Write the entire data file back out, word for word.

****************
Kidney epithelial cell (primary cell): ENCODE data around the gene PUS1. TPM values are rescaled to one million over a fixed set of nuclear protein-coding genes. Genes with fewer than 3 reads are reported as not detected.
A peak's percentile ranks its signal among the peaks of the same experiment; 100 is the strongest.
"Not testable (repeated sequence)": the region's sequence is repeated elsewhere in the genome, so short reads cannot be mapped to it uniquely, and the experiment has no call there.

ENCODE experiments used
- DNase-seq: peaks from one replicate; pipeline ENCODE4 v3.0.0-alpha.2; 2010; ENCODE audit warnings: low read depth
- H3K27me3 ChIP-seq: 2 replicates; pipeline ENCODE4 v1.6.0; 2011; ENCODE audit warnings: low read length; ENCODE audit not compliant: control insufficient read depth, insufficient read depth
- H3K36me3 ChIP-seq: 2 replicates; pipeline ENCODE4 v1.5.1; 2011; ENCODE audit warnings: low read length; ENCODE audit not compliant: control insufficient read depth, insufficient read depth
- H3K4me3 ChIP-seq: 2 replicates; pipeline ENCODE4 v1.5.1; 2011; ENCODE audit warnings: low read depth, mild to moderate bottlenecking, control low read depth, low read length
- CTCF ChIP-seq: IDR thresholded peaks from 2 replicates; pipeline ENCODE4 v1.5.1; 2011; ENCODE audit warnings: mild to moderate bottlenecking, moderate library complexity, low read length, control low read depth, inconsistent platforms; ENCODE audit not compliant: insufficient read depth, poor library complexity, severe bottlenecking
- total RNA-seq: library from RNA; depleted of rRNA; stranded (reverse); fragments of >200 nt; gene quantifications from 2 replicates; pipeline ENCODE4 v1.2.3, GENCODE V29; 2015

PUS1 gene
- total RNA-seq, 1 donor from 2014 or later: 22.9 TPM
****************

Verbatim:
Kidney epithelial cell (primary cell): ENCODE data around the gene PUS1. TPM values are rescaled to one million over a fixed set of nuclear protein-coding genes. Genes with fewer than 3 reads are reported as not detected.
A peak's percentile ranks its signal among the peaks of the same experiment; 100 is the strongest.
"Not testable (repeated sequence)": the region's sequence is repeated elsewhere in the genome, so short reads cannot be mapped to it uniquely, and the experiment has no call there.

ENCODE experiments used
- DNase-seq: peaks from one replicate; pipeline ENCODE4 v3.0.0-alpha.2; 2010; ENCODE audit warnings: low read depth
- H3K27me3 ChIP-seq: 2 replicates; pipeline ENCODE4 v1.6.0; 2011; ENCODE audit warnings: low read length; ENCODE audit not compliant: control insufficient read depth, insufficient read depth
- H3K36me3 ChIP-seq: 2 replicates; pipeline ENCODE4 v1.5.1; 2011; ENCODE audit warnings: low read length; ENCODE audit not compliant: control insufficient read depth, insufficient read depth
- H3K4me3 ChIP-seq: 2 replicates; pipeline ENCODE4 v1.5.1; 2011; ENCODE audit warnings: low read depth, mild to moderate bottlenecking, control low read depth, low read length
- CTCF ChIP-seq: IDR thresholded peaks from 2 replicates; pipeline ENCODE4 v1.5.1; 2011; ENCODE audit warnings: mild to moderate bottlenecking, moderate library complexity, low read length, control low read depth, inconsistent platforms; ENCODE audit not compliant: insufficient read depth, poor library complexity, severe bottlenecking
- total RNA-seq: library from RNA; depleted of rRNA; stranded (reverse); fragments of >200 nt; gene quantifications from 2 replicates; pipeline ENCODE4 v1.2.3, GENCODE V29; 2015

PUS1 gene
- total RNA-seq, 1 donor from 2014 or later: 22.9 TPM